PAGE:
From horse-drawn combustion engines to pillow case inserts, the humble vacuum cleaner has come a long way since its inception more than 150 years ago.
Where early editions required a person to manually crank a bellow to pump air around the filter, now all it takes is a press of a button to quickly spruce up your space.
To see how vacuums became the efficient, hi-tech cleaning devices we know and love today. Take a look, below.
Believe or not, before there was electricity to power vacuums cleaners, manual versions did all the dirty work. The history books tell us that Daniel Hess, of Iowa, invented the earliest model of its kind in 1860 . This ‘carpet sweeper’ gathered air with a rotating brush, before using bellows to suck the debris into the filter.
This was soon followed by the “Whirlwind” in 1869, designed by Ives W. McGaffey. Unlike Hess’ invention, this was operated by cranking a belt-driven fan by hand. Then, just eight years later, Melville R. Bissell of Michigan designed a similar model, although this had a central bearing brush. However, this vacuum is often remembered not for its award-winning design, but for its visionary marketing; Bissell’s belief in advertising saw sales sky-rocket, and he is still referenced today as the first vacuum inventor to promote products.
Soon after, Thomas Edison famously filed a patent for an electric lamp with a carbon filament in 1879 . This would later prove to be a harbinger for a series of electrical inventions which proliferated around the world.
However, while electricity inspired numerous new vacuuming models, there was one which was especially revolutionary: it was called the “Pneumatic Carpet Renovator.” This device blew dust into a receptacle before forcing out the heavier dust particles and sending back purified air back through a nozzle. So impressive was this device that it was quickly sealed with a patent by its inventor, John S. Thurman .
The British boom
Up until the end of the 19th century, most – if not all – vacuum-related inventions originated from the Land of the Free. However, at the turn of the 20th century, many British inventors began to turn their attention to domestic cleaning devices.
In fact, it was during 1901 that Hubert Cecil Booth (a British engineer) teamed up with David T. Kenney (an American inventor) to create a horse-drawn combustion engine. This device pumped air through a cloth filter and used suction power to sweep up the debris. This would be the first of its kind to be called a “Vacuum Cleaner”.
However, despite the accelerated rate of vacuum innovation during this time, the earlier iterations were still clunky and awkward to operate. That was until Walter Griffiths of Birmingham, England, designed the oh-so catchy “Griffiths Improved Vacuum Apparatus for Removing Dust from Carpets”. Ironically, this tongue-twister was the simplest vacuum design yet and is often cited as being the first version of the modern cleaners we use today.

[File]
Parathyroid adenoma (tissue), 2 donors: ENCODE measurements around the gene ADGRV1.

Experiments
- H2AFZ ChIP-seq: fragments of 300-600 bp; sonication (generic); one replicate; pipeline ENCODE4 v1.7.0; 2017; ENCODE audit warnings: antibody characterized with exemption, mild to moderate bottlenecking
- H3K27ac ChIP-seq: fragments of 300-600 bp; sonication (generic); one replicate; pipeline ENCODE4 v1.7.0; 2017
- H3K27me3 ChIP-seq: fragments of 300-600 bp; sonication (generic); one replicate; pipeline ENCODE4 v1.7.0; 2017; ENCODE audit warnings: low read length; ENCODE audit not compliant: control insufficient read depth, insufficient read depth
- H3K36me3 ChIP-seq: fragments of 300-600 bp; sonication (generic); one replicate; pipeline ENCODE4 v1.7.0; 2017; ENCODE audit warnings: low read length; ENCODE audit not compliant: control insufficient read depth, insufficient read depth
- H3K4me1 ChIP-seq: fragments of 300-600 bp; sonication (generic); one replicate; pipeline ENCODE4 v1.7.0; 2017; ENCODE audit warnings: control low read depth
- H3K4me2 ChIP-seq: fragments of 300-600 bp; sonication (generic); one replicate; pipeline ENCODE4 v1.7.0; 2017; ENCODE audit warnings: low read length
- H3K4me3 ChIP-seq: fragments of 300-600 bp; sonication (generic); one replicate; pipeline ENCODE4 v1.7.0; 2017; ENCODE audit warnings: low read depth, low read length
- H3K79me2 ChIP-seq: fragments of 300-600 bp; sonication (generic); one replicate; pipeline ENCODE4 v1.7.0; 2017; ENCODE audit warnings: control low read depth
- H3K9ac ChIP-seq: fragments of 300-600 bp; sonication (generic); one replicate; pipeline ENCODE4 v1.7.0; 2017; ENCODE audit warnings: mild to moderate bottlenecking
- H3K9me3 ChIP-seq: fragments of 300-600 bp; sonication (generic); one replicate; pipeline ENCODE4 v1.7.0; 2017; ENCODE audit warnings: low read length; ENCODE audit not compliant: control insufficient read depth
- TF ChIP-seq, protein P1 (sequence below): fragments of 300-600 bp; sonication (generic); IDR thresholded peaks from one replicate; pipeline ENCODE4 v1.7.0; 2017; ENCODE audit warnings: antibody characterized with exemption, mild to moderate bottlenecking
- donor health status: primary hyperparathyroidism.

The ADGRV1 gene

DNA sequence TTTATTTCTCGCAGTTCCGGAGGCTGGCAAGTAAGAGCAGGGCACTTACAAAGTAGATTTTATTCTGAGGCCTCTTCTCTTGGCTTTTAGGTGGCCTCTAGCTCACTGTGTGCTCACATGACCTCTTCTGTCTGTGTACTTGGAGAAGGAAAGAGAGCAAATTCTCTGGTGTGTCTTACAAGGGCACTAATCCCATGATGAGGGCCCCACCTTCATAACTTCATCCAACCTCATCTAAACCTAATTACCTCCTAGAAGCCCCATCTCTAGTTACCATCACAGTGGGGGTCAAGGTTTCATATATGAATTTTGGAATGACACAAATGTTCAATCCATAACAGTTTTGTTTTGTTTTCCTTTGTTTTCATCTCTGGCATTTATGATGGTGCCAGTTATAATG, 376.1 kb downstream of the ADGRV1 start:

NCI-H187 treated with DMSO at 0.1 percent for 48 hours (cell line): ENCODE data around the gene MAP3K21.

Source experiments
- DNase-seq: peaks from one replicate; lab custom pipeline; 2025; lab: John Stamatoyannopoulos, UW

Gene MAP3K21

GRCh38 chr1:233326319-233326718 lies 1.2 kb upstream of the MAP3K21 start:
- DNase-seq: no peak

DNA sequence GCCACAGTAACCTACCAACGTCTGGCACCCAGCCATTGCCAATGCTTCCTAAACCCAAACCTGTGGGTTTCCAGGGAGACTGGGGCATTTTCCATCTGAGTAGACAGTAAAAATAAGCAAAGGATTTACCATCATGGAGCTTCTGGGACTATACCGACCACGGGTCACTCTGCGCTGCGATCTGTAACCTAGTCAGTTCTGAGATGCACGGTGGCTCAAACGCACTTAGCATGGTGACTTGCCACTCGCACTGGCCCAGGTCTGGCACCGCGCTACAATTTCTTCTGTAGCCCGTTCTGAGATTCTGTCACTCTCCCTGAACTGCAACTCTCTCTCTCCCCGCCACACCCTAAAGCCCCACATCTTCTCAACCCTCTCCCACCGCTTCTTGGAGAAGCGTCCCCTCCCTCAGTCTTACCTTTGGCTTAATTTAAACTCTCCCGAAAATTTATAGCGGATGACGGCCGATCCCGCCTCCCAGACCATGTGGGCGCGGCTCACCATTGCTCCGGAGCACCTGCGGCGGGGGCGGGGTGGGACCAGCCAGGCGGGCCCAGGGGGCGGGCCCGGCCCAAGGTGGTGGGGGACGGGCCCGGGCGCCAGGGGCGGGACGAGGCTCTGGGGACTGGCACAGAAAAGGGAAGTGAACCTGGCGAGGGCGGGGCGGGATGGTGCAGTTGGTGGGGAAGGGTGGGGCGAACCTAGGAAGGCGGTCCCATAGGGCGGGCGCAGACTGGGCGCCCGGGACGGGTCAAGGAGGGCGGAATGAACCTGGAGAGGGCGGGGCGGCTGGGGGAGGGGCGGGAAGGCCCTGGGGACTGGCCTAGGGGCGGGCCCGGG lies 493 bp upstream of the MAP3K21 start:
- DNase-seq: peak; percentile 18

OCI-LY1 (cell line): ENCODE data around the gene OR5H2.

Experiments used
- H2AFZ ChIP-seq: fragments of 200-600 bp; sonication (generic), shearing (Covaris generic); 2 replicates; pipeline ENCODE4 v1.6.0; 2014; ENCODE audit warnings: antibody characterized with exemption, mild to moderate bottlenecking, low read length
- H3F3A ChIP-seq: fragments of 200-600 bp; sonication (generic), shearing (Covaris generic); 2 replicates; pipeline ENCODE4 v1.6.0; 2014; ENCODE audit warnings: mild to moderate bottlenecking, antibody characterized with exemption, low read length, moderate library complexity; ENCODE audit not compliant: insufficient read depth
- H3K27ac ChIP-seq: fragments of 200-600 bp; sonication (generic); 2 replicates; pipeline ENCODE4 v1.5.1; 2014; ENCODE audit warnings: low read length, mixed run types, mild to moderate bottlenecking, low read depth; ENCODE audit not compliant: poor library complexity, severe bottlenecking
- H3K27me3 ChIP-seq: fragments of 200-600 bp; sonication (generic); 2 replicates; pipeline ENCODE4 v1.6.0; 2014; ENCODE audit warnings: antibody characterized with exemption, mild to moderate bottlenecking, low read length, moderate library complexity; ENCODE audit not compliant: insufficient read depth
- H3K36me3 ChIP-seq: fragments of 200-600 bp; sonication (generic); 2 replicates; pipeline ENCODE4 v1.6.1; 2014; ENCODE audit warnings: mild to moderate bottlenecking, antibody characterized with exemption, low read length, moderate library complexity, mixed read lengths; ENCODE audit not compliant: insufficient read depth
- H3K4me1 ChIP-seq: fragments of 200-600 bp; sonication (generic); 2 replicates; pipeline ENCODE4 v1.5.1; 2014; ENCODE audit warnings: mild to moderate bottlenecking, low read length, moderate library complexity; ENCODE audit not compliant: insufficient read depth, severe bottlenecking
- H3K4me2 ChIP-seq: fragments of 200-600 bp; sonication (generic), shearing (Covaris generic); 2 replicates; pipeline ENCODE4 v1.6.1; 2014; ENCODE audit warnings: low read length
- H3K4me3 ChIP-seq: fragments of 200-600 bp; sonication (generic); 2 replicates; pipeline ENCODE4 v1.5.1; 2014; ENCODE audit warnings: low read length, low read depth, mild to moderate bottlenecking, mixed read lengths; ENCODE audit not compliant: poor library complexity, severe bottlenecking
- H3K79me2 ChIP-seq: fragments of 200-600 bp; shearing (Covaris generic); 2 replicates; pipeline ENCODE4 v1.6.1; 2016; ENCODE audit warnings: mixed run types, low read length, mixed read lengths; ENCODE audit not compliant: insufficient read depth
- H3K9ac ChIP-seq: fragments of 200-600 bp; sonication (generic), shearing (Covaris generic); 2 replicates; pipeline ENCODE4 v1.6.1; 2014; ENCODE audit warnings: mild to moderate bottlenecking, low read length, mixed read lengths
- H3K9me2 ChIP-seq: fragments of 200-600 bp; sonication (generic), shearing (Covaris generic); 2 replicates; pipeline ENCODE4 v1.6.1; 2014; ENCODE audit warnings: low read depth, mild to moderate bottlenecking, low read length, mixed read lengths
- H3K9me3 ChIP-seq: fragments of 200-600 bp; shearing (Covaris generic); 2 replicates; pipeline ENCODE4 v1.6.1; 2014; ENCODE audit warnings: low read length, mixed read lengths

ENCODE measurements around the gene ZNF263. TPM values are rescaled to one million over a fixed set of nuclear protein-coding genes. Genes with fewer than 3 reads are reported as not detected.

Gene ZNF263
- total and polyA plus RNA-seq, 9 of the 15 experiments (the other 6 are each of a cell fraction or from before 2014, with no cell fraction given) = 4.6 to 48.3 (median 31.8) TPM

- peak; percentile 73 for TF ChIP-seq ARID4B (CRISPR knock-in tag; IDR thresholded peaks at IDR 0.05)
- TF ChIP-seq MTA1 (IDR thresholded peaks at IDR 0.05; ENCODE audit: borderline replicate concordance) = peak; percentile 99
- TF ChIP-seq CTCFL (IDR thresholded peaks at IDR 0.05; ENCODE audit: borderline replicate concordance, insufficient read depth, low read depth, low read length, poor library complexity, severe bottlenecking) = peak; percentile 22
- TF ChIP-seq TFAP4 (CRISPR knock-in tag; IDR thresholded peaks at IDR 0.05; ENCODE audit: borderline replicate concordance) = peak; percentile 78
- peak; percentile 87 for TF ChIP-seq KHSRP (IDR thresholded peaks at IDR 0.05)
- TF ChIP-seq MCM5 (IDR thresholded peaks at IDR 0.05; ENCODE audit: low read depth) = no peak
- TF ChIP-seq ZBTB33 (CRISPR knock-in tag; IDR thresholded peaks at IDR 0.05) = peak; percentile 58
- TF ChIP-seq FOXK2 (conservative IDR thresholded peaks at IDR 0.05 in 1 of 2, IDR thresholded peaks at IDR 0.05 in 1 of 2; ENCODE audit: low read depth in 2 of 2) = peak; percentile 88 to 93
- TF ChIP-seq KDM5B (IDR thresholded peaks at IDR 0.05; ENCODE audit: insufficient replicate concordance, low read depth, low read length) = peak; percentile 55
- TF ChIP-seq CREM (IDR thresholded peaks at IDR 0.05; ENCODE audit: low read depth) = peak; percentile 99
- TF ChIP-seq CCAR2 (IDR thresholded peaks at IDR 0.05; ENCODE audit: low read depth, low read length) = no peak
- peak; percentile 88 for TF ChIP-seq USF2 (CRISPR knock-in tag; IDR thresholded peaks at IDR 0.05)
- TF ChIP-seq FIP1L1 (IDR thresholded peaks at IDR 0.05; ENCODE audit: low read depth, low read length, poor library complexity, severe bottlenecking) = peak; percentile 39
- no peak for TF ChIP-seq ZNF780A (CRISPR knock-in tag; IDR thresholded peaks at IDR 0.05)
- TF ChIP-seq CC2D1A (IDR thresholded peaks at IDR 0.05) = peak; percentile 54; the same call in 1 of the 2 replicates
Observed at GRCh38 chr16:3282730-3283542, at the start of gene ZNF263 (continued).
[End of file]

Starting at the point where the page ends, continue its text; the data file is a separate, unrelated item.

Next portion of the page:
Just five years after Griffiths’ invention, James B. Kirkby invented the “Domestic Cyclone”, or what would later be called the “Kirkby Vacuum Cleaner.” Unlike previous models, it used water to successfully separate and flush out dirt – quite the engineering feat at the time.
High voltage vacuuming
The first portable electric vacuum cleaner came from an unlikely source. Where only acclaimed engineers and inventors had created electrical cleaners up until this point, the next iteration in vacuum technology came from a department store janitor. His name was James Murray Spangler of Ohio, and he secured the patent for the Electric Suction Sweeper in 1908.
The unique selling point of Spangler’s mechanism was its internal operating system; the electric fan blew dirt into a soap box and, delightfully, into one of his wife’s pillow cases. To loosen debris, a rotating brush was included.
His dream to become the next big name in the cleaning industry fell short, however, as he failed to secure funding. Thankfully, a local leather goods manufacturer, one William Henry Hoover, was eager to take the risk. He had accrued plenty of wealth over the years and soon got to work redesigning Spangler’s machine with steel casings, casters, and other expensive attachments.
Naturally, these flashy new devices took on the Hoover branding and sales soared. Today, the Hoover name is so synonymous with general cleaning that the term ‘hoovering’ is now used as a catch-all term to describe the act of vacuuming.
Innovation in the cleaning sector elevated sensationally in the 20th century. As a result, a new suite of domestic products were invented to help homeowners keep on top of their daily chores. The first electric irons, gas cookers, washing machines appeared during this time, while vacuums became cheaper, more common and, thanks to the Industrial Revolution, more hi-tech.
Using the advancements of the era, filter-less cyclones were soon developed to separate dirt from air more efficiently, while practical applications such as cordless, rechargeable, hand-held and autonomous vacuums expanded the product range. This meant that the previously bulky vacuums which were reserved for big domestic chores could be taken out of the home.
Today, vacuum cleaners come in all shapes and sizes, with their designs tailored to specific cleaning jobs. Stick models, for instance, are purpose-built for cleaning narrow spots, while upright models tackle bigger jobs which require more power, such as for cleaning pet hairs from carpets.
For more information about vacuums, or to see our range of Gtech cleaners, take a look at our fantastic range of cordless vacuums.